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The legal market in the North East has had a good 12 months. Most major firms reported an increased turnover last year, with Dickinson Dees up 26 per cent, Ward Hadaway up 20 per cent and Watson Burton up 22 per cent. (Eversheds does not release regional figures.) "It's a sign that there's some good firms up here and that we're all making healthy progress," says Michael Spriggs, head of corporate and senior partner at Eversheds in Newcastle.
Dickinson Dees is the elder statesman of the region, long-time law firm to the local gentry and more recently home to one of the highest-profile corporate departments in the area. While many middle-tier London firms in the early 1990s found that combining a successful private client practice at the same time as a dynamic corporate/commercial practice is a tough job, Dickinson Dees has managed it very successfully - so far. According to Ashley Wilton, head of the law school at Newcastle University: "Dickinson Dees is managing to keep its position as a leading private client provider, while simultaneously developing an impressive commercial presence."
On Teesside - the base for much of the country's petrochemical industry - there were conspiratorial mutterings following Dickinson Dees' decision to open an office there at precisely the same time that Eversheds was closing its Middlesbrough office. An inside job, or a coup for the firm's burgeoning telepathy practice? Nobody is saying.
"It's a different view of the marketplace," says Wilton. "Teesside is thought by some to be up and coming. Eversheds believes that it can service that market from Newcastle, and presumably Leeds as well." Eversheds insists that it took all of its petrochemical clients with it, which is borne out by the fact that the Dickinson Dees operation has so far focused more on employment, commercial property and litigation work. Never likely to develop into a powerful centre in its own right, the Teesside office nevertheless consolidates Dickinson Dees' image as 'the people's law firm' in the North East.
|"Like Liverpool and Glasgow, two other great river-based cities once regarded as economic basket cases, the North East economy has proved more resilient than its critics"|
Compared with other regions, the economy is relatively weak, but according to Spriggs, "it's been making good progress". The dismal days of the late 1990s, when both the Fujitsu and the Siemens production plants were shut down, the latter before it had even begun production, are long gone. Like Liverpool and Glasgow before it, two other great river-based cities once regarded as economic basket cases, the North East's economy has proved more resilient than its critics. The previously neglected quays and wharves of the waterfront are bustling with the buzz of regeneration and Newcastle's lawyers have been able to capitalise on this growing business confidence. "On the whole things are looking pretty good, and that's reflected in the way that law firms have performed," says Spriggs.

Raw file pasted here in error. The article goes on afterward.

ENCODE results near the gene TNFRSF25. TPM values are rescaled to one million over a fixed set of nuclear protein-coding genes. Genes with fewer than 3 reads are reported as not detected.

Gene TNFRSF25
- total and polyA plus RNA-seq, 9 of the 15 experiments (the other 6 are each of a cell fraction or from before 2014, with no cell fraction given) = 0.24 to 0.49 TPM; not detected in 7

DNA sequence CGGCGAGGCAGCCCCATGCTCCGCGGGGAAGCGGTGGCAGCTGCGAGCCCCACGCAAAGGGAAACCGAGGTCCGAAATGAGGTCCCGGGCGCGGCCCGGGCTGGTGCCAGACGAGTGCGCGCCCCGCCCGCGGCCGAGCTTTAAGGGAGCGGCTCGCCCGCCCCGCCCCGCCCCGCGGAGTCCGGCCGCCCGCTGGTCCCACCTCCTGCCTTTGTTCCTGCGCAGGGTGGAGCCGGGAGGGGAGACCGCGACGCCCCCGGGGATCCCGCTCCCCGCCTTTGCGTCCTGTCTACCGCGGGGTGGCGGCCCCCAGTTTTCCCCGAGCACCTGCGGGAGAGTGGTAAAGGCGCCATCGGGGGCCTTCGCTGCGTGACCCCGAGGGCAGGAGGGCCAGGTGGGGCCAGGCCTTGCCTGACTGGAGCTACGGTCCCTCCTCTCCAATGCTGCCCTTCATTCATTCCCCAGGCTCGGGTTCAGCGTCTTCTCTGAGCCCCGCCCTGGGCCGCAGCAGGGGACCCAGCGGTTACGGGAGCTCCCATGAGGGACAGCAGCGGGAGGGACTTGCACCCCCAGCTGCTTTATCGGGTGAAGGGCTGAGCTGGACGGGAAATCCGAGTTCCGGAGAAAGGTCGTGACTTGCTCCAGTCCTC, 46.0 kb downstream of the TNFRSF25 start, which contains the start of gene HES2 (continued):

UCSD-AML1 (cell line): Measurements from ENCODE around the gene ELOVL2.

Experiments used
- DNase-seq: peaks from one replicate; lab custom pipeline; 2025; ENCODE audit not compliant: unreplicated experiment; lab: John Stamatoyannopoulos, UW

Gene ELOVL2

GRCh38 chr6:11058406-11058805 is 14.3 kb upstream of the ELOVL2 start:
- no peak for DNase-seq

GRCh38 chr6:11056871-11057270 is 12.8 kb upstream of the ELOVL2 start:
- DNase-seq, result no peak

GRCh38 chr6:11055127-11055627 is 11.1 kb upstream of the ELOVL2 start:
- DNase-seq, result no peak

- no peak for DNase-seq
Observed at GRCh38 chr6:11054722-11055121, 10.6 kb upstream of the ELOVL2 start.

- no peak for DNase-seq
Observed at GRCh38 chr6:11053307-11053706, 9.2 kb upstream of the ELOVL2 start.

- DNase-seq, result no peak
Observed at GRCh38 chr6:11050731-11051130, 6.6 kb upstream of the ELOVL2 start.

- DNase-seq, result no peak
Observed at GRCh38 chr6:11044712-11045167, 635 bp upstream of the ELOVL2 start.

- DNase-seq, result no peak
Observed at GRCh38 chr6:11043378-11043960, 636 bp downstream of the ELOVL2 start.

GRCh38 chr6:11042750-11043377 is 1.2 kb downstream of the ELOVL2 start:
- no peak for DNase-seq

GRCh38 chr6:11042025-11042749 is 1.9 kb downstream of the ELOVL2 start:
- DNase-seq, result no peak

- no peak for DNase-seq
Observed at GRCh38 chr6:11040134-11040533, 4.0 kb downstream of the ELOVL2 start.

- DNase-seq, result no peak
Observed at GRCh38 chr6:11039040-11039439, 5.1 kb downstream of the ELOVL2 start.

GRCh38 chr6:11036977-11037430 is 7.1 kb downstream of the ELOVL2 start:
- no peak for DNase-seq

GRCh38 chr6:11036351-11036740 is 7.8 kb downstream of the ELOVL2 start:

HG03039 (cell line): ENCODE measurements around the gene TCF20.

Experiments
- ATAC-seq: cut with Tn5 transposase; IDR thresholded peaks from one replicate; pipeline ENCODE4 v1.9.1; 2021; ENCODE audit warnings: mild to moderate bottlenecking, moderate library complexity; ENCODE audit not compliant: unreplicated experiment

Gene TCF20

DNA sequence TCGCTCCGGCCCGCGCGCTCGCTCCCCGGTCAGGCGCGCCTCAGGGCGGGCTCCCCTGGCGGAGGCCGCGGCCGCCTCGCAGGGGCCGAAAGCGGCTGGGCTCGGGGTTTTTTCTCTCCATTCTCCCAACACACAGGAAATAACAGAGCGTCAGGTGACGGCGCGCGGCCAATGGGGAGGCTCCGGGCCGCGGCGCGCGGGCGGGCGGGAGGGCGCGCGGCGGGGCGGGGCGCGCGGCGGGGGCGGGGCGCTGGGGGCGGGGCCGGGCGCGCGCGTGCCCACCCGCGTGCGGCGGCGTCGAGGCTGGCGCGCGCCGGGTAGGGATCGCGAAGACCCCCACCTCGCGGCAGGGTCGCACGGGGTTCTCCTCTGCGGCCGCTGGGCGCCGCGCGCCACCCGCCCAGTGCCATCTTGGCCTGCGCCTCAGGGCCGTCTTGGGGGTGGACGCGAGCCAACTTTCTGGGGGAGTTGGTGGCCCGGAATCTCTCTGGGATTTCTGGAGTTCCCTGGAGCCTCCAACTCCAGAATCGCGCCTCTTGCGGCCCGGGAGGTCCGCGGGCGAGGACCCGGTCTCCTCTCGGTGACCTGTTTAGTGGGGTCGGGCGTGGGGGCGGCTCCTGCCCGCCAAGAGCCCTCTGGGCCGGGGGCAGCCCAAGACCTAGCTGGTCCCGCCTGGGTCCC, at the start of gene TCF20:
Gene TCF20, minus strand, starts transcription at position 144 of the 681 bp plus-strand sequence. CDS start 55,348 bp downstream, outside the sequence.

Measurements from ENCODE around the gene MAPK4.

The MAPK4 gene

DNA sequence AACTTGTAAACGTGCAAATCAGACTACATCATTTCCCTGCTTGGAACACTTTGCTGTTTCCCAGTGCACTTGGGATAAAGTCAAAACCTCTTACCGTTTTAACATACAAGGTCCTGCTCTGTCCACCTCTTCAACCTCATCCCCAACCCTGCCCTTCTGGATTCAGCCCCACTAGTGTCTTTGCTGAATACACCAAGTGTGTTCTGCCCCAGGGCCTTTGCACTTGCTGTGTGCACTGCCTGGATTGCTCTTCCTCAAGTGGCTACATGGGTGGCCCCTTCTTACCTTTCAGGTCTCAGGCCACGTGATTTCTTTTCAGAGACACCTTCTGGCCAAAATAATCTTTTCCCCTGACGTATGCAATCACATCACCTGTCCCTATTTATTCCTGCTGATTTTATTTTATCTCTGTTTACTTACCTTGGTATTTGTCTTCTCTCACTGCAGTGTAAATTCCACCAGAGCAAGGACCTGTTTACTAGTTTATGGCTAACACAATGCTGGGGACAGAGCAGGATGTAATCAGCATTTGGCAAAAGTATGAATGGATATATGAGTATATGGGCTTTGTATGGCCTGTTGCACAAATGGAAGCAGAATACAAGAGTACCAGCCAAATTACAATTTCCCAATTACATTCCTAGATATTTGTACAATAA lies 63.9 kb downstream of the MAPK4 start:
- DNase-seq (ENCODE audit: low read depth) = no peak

All three of the top firms have recently splashed out on new buildings. Dickinson Dees and Ward Hadaway opted for the regenerated dockside area, while Eversheds has a plum spot behind Newcastle's Central Station. The Eversheds deal was actually the largest property deal in Newcastle this year.
Ward Hadaway spent most of last year engaged in merger talks with regional rival Watson Burton. Since the talks broke down, it seems to be throwing its energy into expanding organically, although rumours remain over its merger intentions. Prior to the merger talks, it had announced ambitious growth targets in terms of both personnel and turnover. However, without the additional resources the merger would have provided, it will be difficult to meet its targets. That is not to say that growth has been unimpressive - indeed, turnover has been good and along with Eversheds it was one of only two firms in the region to make it into the slimmed-down National Health Service Litigation Authority (NHSLA) panel.
The NHS panel's restructuring and the squeeze in insurance work have hit some North East firms hard. There were a number of well-regarded smaller firms for which regular NHS and insurance-related work was the foundation on which their reputations were built. Crutes was well known for its Solicitors' Indemnity Fund and NHS work alongside its core insurance practice, and Jacksons had a well-respected personal injury insurance litigation practice. Jacksons seems to have bounced back straight away with a whole raft of new hires, whereas it appears that Crutes has struggled.
|Moves and mergers round-up|
"We've been rumoured as being a Ward Hadawaypartner. Perhaps they're building their new office for us"
|Spotlight: Deas Mallen and Blackett Hart & Pratt|
All talk and no action would seem to sum up the mergers scene in the North East. Somebody is always rumoured to be looking to merge with somebody else, but more often than not it comes to nothing.